AMR deaths in Europe (part 2)

“33000 people die every year due to infections with antibiotic-resistant bacteria” this is what ECDC released on Nov 6, 2018, on their website. “Superbugs kill 33,000 in Europe every year” said CNN and the same wording was used (in Dutch) by our Telegraaf. Naturally, the headings were based on the ECDC study published that day in Lancet ID, which happened to be the most downloaded paper ever of the journal. But was this really what was published? Valentijn Schweitzer and I got lost in translation when trying to answer that question. Continue reading

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AMR deaths in Europe & America

Just before Christmas a follow-up on that what bothers us most: patients dying because of antibiotic resistance. I previously tried, see here, to disentangle from the ECDC study (33.000 deaths per year in Europe) how they got to 206 AMR casualties in the Netherlands and ended with a recommendation to not “focus too much on the absolute numbers as they may not be very precise.” With Valentijn Schweitzer I spent some more time in the 200 pages supplement, only to find out – in the end – that the Americans do these kind of studies much better. Continue reading

Fighting AMR: Close schools and use antibiotics

The global dynamics of antimicrobial resistance (AMR) are extremely complex, but we usually focus on the selective pressure created by antibiotic consumption and spread of resistant strains. The brave ones amongst us (or the ignorant) try to disentangle all the facets of global AMR dynamics, and even attempt to quantify the relative contribution of each of these factors. Well, some brave investigators tried to do just that and published their findings in Lancet Planet Health. Perfect Journal Club material. Continue reading

AMR deaths in Europe

“In case of an emergency check your own pulse first”, that’s one of the rules of the House of God. More than 33.000 deaths due to AMR in Europe per year, as reported yesterday, definitely is an emergency. Therefore, I tried to disentangle what that means for my small country that so vividly tried to keep these superbugs out of the country. Continue reading

What about E. coli ST131 (part 2); is it foodborne?

Last November I blogged on E. coli ST131, frequently portrayed as a pandemic clone, combining hypervirulence, ciprofloxacin resistance and ESBL production. The question is whether the undeniable high prevalence of this bug among clinical isolates results from its virulence and antibiotic resistance or whether it is just a reflection of carriage prevalence in the general population, without any relationship to virulence or resistance. Two recently published studies try to shed new light on the debate; one bringing in chicken retail meat as the source…… Continue reading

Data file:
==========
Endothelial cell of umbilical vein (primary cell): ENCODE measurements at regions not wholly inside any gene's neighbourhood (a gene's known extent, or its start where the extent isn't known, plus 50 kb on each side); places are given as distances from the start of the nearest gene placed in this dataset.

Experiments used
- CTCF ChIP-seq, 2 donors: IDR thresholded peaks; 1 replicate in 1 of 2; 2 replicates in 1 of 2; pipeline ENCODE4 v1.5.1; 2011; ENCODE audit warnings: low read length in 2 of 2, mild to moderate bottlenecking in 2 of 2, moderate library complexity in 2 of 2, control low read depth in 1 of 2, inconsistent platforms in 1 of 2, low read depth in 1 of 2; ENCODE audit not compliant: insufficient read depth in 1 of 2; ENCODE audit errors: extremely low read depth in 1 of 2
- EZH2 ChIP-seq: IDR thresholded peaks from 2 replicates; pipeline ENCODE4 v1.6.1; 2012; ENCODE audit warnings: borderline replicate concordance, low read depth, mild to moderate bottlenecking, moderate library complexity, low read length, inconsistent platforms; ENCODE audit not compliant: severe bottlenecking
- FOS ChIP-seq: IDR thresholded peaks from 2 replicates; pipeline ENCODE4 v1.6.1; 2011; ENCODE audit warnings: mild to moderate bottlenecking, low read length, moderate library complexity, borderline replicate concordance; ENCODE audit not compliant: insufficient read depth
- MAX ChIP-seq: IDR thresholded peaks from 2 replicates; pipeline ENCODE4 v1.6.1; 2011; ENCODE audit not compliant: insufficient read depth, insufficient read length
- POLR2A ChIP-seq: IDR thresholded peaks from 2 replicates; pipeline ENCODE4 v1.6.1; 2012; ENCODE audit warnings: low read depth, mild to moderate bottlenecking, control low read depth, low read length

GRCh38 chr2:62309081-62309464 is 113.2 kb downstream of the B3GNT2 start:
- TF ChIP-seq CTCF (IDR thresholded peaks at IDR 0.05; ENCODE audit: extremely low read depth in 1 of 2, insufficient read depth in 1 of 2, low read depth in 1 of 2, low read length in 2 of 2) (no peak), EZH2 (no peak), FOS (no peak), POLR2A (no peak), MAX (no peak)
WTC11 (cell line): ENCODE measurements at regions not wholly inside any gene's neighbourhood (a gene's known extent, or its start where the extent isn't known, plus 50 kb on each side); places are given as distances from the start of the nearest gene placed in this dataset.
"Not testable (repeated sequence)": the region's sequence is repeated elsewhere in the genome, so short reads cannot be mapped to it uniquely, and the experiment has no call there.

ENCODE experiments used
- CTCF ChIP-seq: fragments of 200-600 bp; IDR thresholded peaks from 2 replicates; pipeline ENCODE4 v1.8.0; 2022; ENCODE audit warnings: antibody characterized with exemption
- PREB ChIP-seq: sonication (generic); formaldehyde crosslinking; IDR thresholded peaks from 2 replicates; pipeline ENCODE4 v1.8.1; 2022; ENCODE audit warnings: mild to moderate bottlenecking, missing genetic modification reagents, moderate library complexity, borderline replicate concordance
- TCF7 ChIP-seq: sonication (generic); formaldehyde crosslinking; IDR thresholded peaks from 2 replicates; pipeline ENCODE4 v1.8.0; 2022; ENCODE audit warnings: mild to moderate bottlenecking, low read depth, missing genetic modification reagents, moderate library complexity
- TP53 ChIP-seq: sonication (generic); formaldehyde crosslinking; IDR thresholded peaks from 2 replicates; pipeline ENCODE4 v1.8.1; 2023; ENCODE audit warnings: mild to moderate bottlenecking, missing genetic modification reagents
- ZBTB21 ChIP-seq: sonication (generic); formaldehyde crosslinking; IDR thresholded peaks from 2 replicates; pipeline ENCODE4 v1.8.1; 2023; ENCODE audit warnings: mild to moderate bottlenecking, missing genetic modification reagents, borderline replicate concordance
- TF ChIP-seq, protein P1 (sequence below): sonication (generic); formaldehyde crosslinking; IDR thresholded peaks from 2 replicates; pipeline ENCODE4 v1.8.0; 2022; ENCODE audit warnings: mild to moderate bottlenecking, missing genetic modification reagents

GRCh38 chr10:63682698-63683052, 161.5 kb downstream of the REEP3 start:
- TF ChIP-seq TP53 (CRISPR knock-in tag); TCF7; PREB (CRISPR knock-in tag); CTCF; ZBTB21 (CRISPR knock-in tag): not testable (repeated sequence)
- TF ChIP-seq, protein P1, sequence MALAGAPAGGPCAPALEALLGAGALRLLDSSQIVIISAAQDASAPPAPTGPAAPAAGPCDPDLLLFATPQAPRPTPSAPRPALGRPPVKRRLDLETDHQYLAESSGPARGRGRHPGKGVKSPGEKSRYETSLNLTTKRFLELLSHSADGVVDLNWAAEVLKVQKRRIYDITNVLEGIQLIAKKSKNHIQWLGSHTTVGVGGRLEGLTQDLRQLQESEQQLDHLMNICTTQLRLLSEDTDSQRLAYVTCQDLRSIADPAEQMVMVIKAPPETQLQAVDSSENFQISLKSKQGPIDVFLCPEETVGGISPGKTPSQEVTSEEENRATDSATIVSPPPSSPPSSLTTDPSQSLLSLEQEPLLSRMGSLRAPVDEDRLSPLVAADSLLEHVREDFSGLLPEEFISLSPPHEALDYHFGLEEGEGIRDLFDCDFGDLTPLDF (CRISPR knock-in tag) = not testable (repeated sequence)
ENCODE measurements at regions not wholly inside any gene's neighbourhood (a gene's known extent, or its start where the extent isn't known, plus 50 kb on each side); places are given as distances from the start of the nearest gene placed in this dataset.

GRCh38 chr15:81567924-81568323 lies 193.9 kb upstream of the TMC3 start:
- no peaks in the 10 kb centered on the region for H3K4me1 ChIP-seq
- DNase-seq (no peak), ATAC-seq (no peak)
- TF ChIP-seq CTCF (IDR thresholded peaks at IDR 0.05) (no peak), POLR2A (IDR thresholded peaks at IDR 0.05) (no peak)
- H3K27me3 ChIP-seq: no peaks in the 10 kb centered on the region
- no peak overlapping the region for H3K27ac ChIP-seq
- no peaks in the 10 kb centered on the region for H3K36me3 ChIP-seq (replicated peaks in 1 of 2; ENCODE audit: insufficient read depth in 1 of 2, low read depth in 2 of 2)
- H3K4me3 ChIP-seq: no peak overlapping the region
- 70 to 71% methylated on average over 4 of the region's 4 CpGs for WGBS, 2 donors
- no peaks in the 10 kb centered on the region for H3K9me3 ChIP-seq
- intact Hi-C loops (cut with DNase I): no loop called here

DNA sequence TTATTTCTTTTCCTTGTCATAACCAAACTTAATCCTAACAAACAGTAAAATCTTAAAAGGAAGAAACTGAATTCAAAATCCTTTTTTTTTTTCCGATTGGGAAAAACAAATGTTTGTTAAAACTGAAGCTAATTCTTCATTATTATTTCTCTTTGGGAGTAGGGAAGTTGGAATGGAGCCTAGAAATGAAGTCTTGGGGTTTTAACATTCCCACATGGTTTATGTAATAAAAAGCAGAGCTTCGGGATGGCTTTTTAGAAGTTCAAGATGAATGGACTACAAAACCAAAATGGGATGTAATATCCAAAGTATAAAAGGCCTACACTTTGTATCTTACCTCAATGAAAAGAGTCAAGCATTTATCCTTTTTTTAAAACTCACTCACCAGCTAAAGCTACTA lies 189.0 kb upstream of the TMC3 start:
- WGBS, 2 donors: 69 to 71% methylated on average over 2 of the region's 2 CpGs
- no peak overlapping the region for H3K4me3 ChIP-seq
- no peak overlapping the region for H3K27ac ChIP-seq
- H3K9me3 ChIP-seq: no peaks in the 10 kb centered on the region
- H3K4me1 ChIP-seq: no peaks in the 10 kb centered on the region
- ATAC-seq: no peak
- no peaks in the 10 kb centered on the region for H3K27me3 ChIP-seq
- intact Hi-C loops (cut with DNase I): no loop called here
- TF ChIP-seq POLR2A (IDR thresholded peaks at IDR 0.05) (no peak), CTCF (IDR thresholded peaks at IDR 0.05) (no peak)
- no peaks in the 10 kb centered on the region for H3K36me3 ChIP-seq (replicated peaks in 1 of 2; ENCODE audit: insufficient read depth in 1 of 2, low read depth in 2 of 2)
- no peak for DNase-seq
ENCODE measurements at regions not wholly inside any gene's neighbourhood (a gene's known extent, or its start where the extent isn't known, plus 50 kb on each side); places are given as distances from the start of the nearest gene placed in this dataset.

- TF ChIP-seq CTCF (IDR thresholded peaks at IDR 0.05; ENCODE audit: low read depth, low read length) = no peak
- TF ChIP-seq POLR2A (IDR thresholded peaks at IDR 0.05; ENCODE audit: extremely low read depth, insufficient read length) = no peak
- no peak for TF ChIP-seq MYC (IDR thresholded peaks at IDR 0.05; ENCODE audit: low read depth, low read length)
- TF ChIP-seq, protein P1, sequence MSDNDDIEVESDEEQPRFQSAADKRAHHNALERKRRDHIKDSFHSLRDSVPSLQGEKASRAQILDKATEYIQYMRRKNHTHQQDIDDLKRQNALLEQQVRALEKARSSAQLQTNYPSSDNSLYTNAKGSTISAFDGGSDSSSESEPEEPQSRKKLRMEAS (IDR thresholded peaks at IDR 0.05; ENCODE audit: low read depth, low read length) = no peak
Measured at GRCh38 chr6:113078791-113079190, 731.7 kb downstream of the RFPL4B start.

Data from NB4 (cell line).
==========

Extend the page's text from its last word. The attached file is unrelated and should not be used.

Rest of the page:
Gaming with non-inferiority in antibiotic stewardship

An early switch from IV to oral treatment is one of the pillars of antibiotic stewardship. Oral antibiotics are mostly cheaper, hospital stay shortens and thus also the risk of healthcare-associated infections. One problem: before we change our current practice, we must demonstrate that the new strategy is safe. The best evidence comes from a non-inferiority trial. Yet, that usually implies enrolment of many patients. The solution to that problem: put on your poker face when drafting your sample size calculation and hope for the best. Our Danish colleagues show how.  Continue reading

Procalcitonin-guided antibiotics for respiratory tract infections (part 2)

Two weeks ago I posted a blog about an impeccable NEJM study on the effects of procalcitonin (PCT) on antibiotic use in patients with lower respiratory tract infection. I stated that this RCT was one of the first diagnostic studies in this disease area targeting the correct patients and ended by an invitation to identify the fatal flaw. Last week one of the PhD students (Valentijn Schweitzer, absent when the paper was discussed in our journal club) told me that searching a fatal flaw was not needed; as the RCT was unnecessary in the first place. Here is why. Continue reading